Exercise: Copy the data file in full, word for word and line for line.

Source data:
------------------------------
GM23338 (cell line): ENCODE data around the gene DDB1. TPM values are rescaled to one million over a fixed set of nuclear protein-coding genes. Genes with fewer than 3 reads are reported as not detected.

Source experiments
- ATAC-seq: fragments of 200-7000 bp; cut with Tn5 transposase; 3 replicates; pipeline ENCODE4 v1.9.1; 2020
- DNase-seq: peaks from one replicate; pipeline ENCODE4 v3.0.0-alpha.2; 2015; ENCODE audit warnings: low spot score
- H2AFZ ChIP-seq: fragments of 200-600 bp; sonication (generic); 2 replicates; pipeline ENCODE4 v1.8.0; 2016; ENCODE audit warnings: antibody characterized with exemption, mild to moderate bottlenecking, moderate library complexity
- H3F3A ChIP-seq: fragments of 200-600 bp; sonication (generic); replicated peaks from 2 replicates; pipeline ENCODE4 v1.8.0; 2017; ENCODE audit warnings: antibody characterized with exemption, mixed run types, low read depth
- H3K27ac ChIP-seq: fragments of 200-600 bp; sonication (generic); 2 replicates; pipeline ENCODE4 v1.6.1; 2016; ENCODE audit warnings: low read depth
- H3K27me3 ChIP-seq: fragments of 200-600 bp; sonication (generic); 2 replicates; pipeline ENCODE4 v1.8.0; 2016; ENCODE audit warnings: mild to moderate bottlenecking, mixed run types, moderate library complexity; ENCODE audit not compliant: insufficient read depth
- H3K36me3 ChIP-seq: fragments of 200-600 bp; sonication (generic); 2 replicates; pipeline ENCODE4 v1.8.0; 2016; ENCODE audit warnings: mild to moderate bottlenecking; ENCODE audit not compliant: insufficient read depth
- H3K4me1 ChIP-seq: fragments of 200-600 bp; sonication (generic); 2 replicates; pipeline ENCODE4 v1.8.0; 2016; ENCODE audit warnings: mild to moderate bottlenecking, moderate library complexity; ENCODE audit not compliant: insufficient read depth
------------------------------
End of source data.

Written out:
GM23338 (cell line): ENCODE data around the gene DDB1. TPM values are rescaled to one million over a fixed set of nuclear protein-coding genes. Genes with fewer than 3 reads are reported as not detected.

Source experiments
- ATAC-seq: fragments of 200-7000 bp; cut with Tn5 transposase; 3 replicates; pipeline ENCODE4 v1.9.1; 2020
- DNase-seq: peaks from one replicate; pipeline ENCODE4 v3.0.0-alpha.2; 2015; ENCODE audit warnings: low spot score
- H2AFZ ChIP-seq: fragments of 200-600 bp; sonication (generic); 2 replicates; pipeline ENCODE4 v1.8.0; 2016; ENCODE audit warnings: antibody characterized with exemption, mild to moderate bottlenecking, moderate library complexity
- H3F3A ChIP-seq: fragments of 200-600 bp; sonication (generic); replicated peaks from 2 replicates; pipeline ENCODE4 v1.8.0; 2017; ENCODE audit warnings: antibody characterized with exemption, mixed run types, low read depth
- H3K27ac ChIP-seq: fragments of 200-600 bp; sonication (generic); 2 replicates; pipeline ENCODE4 v1.6.1; 2016; ENCODE audit warnings: low read depth
- H3K27me3 ChIP-seq: fragments of 200-600 bp; sonication (generic); 2 replicates; pipeline ENCODE4 v1.8.0; 2016; ENCODE audit warnings: mild to moderate bottlenecking, mixed run types, moderate library complexity; ENCODE audit not compliant: insufficient read depth
- H3K36me3 ChIP-seq: fragments of 200-600 bp; sonication (generic); 2 replicates; pipeline ENCODE4 v1.8.0; 2016; ENCODE audit warnings: mild to moderate bottlenecking; ENCODE audit not compliant: insufficient read depth
- H3K4me1 ChIP-seq: fragments of 200-600 bp; sonication (generic); 2 replicates; pipeline ENCODE4 v1.8.0; 2016; ENCODE audit warnings: mild to moderate bottlenecking, moderate library complexity; ENCODE audit not compliant: insufficient read depth